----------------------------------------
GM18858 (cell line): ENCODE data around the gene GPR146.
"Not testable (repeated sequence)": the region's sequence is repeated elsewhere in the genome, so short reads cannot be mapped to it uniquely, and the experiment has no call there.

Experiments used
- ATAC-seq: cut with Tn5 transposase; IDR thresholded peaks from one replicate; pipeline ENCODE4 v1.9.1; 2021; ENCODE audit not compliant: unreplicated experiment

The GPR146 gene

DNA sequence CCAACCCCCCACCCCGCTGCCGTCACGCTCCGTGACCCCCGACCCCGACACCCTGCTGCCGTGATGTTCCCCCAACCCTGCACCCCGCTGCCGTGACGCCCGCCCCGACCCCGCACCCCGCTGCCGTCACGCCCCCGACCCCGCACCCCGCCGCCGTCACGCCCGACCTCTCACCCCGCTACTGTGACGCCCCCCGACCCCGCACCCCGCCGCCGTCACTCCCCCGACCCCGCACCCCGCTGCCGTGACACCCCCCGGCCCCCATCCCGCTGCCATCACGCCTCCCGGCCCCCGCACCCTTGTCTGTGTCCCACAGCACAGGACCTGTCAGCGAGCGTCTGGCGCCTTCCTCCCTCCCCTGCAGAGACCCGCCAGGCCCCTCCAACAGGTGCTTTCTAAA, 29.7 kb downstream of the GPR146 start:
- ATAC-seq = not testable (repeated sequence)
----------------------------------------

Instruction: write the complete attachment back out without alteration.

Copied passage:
GM18858 (cell line): ENCODE data around the gene GPR146.
"Not testable (repeated sequence)": the region's sequence is repeated elsewhere in the genome, so short reads cannot be mapped to it uniquely, and the experiment has no call there.

Experiments used
- ATAC-seq: cut with Tn5 transposase; IDR thresholded peaks from one replicate; pipeline ENCODE4 v1.9.1; 2021; ENCODE audit not compliant: unreplicated experiment

The GPR146 gene

DNA sequence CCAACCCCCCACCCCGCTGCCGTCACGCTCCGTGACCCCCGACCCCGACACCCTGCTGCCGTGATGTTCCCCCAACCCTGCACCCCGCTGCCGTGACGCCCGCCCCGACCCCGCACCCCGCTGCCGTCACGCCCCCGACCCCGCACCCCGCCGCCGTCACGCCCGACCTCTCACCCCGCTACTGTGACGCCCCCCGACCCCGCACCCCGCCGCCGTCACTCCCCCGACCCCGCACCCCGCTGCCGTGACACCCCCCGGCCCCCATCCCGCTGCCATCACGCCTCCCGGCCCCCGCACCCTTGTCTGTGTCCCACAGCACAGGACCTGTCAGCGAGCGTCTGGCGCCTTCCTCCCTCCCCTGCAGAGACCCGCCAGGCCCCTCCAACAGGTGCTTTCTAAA, 29.7 kb downstream of the GPR146 start:
- ATAC-seq = not testable (repeated sequence)